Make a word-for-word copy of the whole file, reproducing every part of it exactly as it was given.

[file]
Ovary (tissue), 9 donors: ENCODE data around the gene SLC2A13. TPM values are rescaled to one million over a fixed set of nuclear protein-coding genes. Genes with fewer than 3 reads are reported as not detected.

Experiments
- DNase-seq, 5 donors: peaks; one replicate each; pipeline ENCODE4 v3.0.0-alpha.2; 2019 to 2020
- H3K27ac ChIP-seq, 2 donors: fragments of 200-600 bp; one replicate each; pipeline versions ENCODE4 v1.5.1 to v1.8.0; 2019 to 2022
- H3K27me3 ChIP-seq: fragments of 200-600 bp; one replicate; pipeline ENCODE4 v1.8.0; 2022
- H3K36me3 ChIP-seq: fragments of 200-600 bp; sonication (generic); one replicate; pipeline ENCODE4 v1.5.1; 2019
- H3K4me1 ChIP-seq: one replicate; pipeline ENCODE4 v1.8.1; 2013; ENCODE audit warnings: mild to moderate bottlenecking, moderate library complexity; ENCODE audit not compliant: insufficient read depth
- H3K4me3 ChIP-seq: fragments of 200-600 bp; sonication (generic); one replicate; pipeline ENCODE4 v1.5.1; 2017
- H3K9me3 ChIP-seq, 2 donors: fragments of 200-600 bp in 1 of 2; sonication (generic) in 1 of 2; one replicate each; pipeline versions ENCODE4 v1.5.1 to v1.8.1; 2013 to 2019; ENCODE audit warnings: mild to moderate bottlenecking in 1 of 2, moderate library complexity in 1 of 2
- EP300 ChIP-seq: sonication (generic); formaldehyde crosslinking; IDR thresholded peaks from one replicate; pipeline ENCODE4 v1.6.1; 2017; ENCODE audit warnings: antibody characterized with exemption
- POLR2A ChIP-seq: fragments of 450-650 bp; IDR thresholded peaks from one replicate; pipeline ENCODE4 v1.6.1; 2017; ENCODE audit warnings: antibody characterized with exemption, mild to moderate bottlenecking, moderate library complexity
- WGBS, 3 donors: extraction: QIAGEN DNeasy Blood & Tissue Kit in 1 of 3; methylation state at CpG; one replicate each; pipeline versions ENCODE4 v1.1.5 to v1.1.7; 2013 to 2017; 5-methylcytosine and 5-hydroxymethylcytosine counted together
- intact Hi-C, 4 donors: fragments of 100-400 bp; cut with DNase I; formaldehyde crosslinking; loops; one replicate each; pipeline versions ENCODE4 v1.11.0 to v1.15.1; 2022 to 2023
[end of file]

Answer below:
Ovary (tissue), 9 donors: ENCODE data around the gene SLC2A13. TPM values are rescaled to one million over a fixed set of nuclear protein-coding genes. Genes with fewer than 3 reads are reported as not detected.

Experiments
- DNase-seq, 5 donors: peaks; one replicate each; pipeline ENCODE4 v3.0.0-alpha.2; 2019 to 2020
- H3K27ac ChIP-seq, 2 donors: fragments of 200-600 bp; one replicate each; pipeline versions ENCODE4 v1.5.1 to v1.8.0; 2019 to 2022
- H3K27me3 ChIP-seq: fragments of 200-600 bp; one replicate; pipeline ENCODE4 v1.8.0; 2022
- H3K36me3 ChIP-seq: fragments of 200-600 bp; sonication (generic); one replicate; pipeline ENCODE4 v1.5.1; 2019
- H3K4me1 ChIP-seq: one replicate; pipeline ENCODE4 v1.8.1; 2013; ENCODE audit warnings: mild to moderate bottlenecking, moderate library complexity; ENCODE audit not compliant: insufficient read depth
- H3K4me3 ChIP-seq: fragments of 200-600 bp; sonication (generic); one replicate; pipeline ENCODE4 v1.5.1; 2017
- H3K9me3 ChIP-seq, 2 donors: fragments of 200-600 bp in 1 of 2; sonication (generic) in 1 of 2; one replicate each; pipeline versions ENCODE4 v1.5.1 to v1.8.1; 2013 to 2019; ENCODE audit warnings: mild to moderate bottlenecking in 1 of 2, moderate library complexity in 1 of 2
- EP300 ChIP-seq: sonication (generic); formaldehyde crosslinking; IDR thresholded peaks from one replicate; pipeline ENCODE4 v1.6.1; 2017; ENCODE audit warnings: antibody characterized with exemption
- POLR2A ChIP-seq: fragments of 450-650 bp; IDR thresholded peaks from one replicate; pipeline ENCODE4 v1.6.1; 2017; ENCODE audit warnings: antibody characterized with exemption, mild to moderate bottlenecking, moderate library complexity
- WGBS, 3 donors: extraction: QIAGEN DNeasy Blood & Tissue Kit in 1 of 3; methylation state at CpG; one replicate each; pipeline versions ENCODE4 v1.1.5 to v1.1.7; 2013 to 2017; 5-methylcytosine and 5-hydroxymethylcytosine counted together
- intact Hi-C, 4 donors: fragments of 100-400 bp; cut with DNase I; formaldehyde crosslinking; loops; one replicate each; pipeline versions ENCODE4 v1.11.0 to v1.15.1; 2022 to 2023